A relatively quiet night from an animal noise perspective. Over breakfast Nick again emphasises that we are the only guests and therefore have the run of the camp. We leave on drives when we want to and return when we want to. About the only things that are firm are the safety precautions and evening meal time.
A full day drive today where we re-visited leopard location and he was gone, amazingly lucky timing for us to have seen the leopard on its last day in the tree. Visited the Chada pride on two drives, so named because they will not cross the Katuma River into another pride’s territory. Meresu said that they were hungry (based on shape and breathing) and would need a successful hunt soon.
Pre-dinner drinks, again by the fire, and a shared table of good food with Nick where we were able to find out more about him.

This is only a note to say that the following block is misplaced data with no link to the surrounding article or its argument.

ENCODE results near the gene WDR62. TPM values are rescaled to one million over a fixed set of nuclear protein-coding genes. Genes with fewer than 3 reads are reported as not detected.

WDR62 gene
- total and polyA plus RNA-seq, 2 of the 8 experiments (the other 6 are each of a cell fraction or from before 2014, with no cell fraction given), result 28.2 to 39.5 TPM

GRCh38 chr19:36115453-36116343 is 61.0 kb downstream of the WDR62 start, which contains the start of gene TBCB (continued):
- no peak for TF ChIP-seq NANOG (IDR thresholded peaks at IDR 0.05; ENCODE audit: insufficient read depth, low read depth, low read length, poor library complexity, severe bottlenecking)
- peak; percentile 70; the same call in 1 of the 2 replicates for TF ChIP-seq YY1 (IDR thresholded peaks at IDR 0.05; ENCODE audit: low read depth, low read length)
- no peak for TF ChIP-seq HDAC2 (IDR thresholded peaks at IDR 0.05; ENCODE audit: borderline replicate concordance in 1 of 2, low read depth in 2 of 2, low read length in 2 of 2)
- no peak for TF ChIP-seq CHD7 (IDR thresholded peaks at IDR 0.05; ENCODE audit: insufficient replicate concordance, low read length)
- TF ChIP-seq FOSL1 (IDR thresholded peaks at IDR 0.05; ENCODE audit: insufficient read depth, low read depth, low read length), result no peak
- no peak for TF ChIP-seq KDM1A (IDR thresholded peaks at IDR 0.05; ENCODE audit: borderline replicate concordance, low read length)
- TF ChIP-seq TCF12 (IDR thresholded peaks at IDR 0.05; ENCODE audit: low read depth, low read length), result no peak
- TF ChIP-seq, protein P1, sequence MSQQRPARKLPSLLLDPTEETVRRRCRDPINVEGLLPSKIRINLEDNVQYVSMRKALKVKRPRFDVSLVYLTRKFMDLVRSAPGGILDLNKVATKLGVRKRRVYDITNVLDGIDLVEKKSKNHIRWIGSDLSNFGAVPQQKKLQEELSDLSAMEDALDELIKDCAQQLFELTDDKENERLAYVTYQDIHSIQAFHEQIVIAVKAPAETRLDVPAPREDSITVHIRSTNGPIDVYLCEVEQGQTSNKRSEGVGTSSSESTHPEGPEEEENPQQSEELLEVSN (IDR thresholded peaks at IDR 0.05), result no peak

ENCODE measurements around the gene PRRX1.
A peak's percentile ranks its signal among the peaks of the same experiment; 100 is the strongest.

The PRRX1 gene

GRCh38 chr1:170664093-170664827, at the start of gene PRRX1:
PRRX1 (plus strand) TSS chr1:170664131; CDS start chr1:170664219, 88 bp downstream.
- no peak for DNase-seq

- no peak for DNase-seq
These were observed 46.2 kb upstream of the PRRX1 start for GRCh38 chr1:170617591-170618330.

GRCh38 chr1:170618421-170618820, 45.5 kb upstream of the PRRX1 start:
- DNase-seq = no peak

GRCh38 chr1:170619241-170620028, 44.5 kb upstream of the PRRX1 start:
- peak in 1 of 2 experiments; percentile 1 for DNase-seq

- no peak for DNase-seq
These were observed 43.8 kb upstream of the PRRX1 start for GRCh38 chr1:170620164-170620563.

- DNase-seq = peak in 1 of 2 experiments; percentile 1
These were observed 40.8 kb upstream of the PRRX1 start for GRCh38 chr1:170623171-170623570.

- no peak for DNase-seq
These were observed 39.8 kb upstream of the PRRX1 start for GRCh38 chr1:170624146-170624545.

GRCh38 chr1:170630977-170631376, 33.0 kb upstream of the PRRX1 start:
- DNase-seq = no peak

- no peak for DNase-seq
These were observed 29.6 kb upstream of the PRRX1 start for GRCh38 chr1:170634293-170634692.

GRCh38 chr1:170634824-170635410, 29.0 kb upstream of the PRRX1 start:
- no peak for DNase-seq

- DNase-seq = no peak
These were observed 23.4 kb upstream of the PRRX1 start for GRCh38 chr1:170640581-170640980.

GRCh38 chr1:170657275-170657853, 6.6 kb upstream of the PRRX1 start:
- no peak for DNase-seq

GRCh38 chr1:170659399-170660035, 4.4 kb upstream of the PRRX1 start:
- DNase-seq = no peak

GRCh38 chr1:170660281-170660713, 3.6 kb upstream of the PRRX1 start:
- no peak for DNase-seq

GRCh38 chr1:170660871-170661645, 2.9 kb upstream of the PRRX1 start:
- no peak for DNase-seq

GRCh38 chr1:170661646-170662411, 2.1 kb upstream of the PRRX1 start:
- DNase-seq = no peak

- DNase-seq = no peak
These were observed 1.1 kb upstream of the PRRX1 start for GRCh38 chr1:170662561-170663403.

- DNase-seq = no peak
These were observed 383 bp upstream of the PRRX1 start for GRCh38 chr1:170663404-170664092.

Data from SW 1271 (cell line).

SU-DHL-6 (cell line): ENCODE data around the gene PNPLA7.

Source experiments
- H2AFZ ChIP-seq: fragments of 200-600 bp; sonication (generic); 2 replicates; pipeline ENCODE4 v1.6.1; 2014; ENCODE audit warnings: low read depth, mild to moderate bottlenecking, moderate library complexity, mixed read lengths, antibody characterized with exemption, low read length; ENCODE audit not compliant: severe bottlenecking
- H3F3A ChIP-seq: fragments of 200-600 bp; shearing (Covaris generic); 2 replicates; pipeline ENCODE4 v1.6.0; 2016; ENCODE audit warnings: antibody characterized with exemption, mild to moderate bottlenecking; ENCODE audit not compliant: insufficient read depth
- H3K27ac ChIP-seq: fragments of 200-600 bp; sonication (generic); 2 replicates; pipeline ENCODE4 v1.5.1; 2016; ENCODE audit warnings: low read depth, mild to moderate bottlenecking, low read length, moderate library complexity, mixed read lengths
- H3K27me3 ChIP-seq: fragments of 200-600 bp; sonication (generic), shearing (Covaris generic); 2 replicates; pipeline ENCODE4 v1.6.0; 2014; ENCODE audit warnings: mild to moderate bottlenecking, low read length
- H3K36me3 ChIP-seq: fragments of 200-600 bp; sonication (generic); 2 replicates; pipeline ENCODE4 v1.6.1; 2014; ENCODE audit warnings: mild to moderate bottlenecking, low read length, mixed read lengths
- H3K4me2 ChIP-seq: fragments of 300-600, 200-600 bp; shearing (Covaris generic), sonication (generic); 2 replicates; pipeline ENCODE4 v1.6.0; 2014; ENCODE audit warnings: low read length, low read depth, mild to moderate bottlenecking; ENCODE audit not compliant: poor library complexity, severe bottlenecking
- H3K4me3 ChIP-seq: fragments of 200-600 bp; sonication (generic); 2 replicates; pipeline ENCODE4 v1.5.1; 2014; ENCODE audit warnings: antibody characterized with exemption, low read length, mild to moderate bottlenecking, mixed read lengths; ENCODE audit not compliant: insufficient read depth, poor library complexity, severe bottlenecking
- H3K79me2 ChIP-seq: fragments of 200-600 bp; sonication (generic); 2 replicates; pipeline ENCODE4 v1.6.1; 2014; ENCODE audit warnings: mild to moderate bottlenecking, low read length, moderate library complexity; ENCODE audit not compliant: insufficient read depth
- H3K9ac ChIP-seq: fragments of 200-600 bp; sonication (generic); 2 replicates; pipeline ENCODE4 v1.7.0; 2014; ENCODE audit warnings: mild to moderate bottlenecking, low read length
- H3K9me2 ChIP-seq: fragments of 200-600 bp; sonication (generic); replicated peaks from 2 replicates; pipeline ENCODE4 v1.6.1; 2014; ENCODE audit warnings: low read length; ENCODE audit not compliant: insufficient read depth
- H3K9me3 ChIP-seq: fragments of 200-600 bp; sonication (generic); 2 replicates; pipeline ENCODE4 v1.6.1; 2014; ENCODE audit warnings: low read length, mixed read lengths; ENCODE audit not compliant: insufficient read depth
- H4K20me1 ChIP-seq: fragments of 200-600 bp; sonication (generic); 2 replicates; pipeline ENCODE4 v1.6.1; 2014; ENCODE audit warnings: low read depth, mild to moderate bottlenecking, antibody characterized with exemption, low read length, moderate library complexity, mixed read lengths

Nick is English and a geologist by profession who came to Africa to work. He was an outdoors type who loved nature and animals and he became a professional safari guide. He now does the advanced training of all the guides who work for Foxes across all camps. He has worked in several countries: Zimbabwe, Botswana, South Africa etc. as a guide and also for National Parks hunting poachers. A very keen and accomplished photographer he has won major awards for his wildlife photos. He has also written a series of children’s books based on native legend and folk lore. He started telling his son bedtime stories and then some of his son’s friends and was encouraged by other parents because of the response from the children. We bought the series for Annie’s great nieces and Nick was kind enough to write in each book. He thought Katavi may be his long term home but recent developments involving Chinese investment have him thinking he is not far enough away from civilisation. It is hard to put all the pieces together as he is very open, affable and interesting, a wonderful host.